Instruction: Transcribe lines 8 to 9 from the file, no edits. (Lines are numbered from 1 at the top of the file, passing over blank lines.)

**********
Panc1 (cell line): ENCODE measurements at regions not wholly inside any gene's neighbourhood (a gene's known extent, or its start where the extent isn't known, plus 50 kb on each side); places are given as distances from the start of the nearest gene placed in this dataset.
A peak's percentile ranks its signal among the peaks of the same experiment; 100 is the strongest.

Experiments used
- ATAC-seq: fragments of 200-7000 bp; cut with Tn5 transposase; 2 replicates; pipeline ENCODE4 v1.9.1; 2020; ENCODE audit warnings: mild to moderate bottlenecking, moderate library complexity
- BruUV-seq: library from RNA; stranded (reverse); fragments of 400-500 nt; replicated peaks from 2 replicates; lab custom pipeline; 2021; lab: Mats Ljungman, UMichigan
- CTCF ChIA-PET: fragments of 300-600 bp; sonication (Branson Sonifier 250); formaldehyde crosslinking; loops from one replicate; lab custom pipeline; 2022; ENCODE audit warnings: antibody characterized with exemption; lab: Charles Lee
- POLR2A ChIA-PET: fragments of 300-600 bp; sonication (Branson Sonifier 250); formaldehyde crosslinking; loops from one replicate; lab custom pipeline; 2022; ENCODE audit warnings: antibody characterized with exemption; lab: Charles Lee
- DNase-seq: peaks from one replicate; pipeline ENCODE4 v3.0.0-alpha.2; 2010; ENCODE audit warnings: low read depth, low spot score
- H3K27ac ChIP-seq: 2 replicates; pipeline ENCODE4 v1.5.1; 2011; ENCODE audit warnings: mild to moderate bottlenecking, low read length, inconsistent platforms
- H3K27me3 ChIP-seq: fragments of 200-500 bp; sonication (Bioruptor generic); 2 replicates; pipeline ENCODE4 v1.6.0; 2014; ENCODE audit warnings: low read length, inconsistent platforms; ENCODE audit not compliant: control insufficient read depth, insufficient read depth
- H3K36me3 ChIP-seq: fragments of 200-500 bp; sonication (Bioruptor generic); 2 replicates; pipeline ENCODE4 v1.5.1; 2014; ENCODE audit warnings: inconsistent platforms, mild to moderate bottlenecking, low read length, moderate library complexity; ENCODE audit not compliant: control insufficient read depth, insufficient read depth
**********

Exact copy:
- DNase-seq: peaks from one replicate; pipeline ENCODE4 v3.0.0-alpha.2; 2010; ENCODE audit warnings: low read depth, low spot score
- H3K27ac ChIP-seq: 2 replicates; pipeline ENCODE4 v1.5.1; 2011; ENCODE audit warnings: mild to moderate bottlenecking, low read length, inconsistent platforms